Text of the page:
Anger is an emotion rooted in our deeply instinctive selves. Anger has protected our survival through eons of evolutionary growth and rests at the foundation of our human form. Our ability to restrain and supplant the automatic defense of anger, with reason, is the hallmark accomplishment of civilization: a civilized mind.
We know the deleterious effects of anger and its variants—jealousy, greed, negativity, resentment—upon the endocrine glands, respiration, digestion, and the central nervous system. We know the psychic effects of sustained anger and negativity in depression, dissociation, and bipolar disorders.
We especially know the horrific evil unleashed upon innocence when the rational mind teams up with anger to manipulate, groom, and abuse. This potential malevolent partnership inside human beings is capable of perpetrating atrocities unheard of in the purely instinctive animal kingdom.
We cannot eradicate anger anymore than we can eradicate evil. However, if we are to change ourselves and our world, a focus on positive attitudes can shift the color of mood that our deep unconscious pumps through us. The result of positive thought is that we physically experience calmer energy inside us and we are actively calmer outwardly as well.
The unconscious is not a thinking mind; it is a reactive mind. Our thinking mind can decide on an attitude and we can focus that attitude on the body. When I say “calm” and focus on a muscle it relaxes. If I didn’t focus on it, the muscle would not automatically relax. The same goes for the unconscious.
Enough cannot be said about the power of positive thinking. However, to arrive at truly effective positive thinking we must be a united self, providing our instinctive self with a clear, cohesive set of instructions in the form of soothing neuro-transmitted commands.
The truth is, we are fragmented beings frequently working in opposition to a single intent. Our young child self might say, “I need.” The self burned for needing might say, “No, you will get hurt if you need.” The adolescent self might cry out in disgust, “Here’s what’s gonna be: we don’t need anyone, we’ll just take what we want.” Or the defiant teenage self might say, “We don’t need.” The adult might say, “I’m just going to be what they want me to be, this way I’ll get what I need.”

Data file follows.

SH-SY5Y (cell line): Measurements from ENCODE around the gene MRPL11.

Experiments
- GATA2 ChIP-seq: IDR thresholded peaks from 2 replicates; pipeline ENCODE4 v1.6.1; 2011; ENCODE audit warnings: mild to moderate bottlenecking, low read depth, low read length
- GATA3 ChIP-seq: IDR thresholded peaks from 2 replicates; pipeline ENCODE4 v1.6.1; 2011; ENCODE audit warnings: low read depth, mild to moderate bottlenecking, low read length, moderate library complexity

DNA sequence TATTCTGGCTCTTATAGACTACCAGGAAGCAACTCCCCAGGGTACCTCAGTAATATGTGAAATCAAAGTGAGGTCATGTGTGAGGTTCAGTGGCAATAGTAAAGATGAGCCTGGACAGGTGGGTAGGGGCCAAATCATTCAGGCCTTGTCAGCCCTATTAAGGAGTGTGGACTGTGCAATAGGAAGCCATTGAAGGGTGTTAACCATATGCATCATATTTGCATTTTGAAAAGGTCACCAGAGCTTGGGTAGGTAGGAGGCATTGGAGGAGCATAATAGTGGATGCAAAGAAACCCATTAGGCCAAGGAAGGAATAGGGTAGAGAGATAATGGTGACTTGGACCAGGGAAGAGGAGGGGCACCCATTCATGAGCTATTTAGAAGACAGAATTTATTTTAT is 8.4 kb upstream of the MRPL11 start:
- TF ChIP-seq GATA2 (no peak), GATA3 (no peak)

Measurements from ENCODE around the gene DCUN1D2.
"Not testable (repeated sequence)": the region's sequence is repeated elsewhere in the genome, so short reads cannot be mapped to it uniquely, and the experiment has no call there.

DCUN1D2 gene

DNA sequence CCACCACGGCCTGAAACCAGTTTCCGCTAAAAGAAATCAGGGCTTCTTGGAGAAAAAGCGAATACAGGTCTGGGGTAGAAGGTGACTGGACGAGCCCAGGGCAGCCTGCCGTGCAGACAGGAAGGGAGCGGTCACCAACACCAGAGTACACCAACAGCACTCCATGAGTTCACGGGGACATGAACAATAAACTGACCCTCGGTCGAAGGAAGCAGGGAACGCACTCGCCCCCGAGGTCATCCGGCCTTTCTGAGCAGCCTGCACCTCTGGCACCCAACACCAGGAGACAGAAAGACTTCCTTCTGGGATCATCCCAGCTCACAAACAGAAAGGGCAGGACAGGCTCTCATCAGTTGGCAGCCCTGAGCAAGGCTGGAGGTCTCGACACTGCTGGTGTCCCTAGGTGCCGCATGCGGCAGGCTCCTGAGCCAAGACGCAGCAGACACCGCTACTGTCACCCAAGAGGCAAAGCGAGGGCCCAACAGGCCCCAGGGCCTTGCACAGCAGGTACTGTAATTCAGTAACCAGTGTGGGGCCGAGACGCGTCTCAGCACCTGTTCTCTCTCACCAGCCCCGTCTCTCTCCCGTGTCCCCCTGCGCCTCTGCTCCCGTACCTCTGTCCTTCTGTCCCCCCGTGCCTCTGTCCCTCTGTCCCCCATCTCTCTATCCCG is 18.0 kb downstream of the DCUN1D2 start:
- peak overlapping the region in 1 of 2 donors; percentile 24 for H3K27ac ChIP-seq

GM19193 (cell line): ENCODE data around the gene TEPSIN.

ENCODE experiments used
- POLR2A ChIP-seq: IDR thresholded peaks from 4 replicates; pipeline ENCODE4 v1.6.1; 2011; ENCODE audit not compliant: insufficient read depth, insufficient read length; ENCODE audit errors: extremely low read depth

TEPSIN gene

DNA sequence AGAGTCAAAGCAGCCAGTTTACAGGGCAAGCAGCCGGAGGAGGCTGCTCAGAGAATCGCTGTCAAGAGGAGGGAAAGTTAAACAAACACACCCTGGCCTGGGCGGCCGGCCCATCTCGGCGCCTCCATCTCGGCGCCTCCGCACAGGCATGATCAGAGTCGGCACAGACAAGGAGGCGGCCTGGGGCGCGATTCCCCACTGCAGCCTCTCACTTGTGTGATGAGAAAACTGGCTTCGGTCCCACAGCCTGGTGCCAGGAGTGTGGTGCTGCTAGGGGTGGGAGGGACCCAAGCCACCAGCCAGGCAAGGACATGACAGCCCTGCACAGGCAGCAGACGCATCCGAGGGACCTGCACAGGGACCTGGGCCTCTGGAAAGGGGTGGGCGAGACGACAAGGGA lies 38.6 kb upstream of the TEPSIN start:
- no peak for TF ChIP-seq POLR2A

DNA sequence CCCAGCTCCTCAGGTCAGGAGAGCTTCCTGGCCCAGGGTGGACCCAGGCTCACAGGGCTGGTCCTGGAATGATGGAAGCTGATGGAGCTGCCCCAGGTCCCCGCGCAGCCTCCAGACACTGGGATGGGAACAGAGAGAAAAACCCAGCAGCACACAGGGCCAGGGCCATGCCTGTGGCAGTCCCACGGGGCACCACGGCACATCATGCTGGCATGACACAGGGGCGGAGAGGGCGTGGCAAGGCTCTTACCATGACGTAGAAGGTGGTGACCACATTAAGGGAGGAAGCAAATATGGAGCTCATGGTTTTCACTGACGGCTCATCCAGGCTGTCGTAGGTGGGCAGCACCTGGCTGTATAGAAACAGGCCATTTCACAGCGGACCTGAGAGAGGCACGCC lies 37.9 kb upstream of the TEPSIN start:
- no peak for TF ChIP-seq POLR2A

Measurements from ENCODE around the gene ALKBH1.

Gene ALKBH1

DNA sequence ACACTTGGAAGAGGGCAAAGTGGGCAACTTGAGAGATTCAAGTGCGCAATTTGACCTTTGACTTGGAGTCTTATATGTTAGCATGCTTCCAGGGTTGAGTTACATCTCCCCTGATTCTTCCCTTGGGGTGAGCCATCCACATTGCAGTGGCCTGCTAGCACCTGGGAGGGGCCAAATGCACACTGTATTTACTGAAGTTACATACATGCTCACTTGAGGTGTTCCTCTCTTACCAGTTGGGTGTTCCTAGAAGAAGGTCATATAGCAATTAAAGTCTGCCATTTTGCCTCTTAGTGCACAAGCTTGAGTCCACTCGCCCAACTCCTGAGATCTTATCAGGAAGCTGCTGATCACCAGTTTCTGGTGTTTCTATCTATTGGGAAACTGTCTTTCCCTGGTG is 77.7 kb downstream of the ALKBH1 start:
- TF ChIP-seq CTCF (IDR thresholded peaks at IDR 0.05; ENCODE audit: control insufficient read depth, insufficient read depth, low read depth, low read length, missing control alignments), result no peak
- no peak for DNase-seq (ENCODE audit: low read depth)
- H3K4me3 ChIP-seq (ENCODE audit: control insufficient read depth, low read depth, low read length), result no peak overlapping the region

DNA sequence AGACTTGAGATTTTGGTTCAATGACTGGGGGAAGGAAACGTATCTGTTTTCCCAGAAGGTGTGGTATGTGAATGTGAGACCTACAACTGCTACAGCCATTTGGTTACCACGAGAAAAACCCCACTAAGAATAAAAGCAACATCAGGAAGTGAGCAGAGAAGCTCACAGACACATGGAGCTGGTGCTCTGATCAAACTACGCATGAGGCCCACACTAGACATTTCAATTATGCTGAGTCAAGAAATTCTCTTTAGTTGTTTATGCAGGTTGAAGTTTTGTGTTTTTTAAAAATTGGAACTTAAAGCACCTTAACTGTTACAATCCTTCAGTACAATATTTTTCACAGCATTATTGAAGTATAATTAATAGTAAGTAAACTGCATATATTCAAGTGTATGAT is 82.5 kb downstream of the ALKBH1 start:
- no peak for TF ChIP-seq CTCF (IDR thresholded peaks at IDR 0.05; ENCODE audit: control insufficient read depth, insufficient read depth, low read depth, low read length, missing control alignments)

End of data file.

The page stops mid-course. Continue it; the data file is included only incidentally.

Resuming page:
It should be evident that this multiplicity of self can generate an insanity within, as Jeanne pointed out in Monday’s message. This crossfire of attitudes from different parts of the self instructs the unconscious to release different protective angry emotions, directed inwardly and outwardly.
Drawing attention inwardly in recapitulation we identify the satellite selves of the self, appreciate their varying needs, and bring them into the fold of a unified self. Through the recollection of dispersed energy we become a “unified whole,” as the Shamans of Ancient Mexico see it.
In the process of becoming a unified whole, we must encounter all the selves within and we must accept, express, and release all the emotional energy of our past selves, be it anger or otherwise. This is loving acceptance and total integration of all that we are, all that we have been. With acceptance comes release of the anger once needed to protect, deny, keep separate, and avoid all that was not ready to be known and lived. With acceptance, love supersedes anger, and life moves forward in an ever-deepening quest for wholeness.
With this unity of self, under the auspices of spirit, or the higher self, a clear cohesive message is delivered to the unconscious that rejuvenates the body and mind to give and receive love. This tripartite unity of self—instinctive body self, reasoning mind, and spirit—is then freed to evolve and manifest in healthy proportion resulting in mastery within, advancement without.
Life’s a journey after all,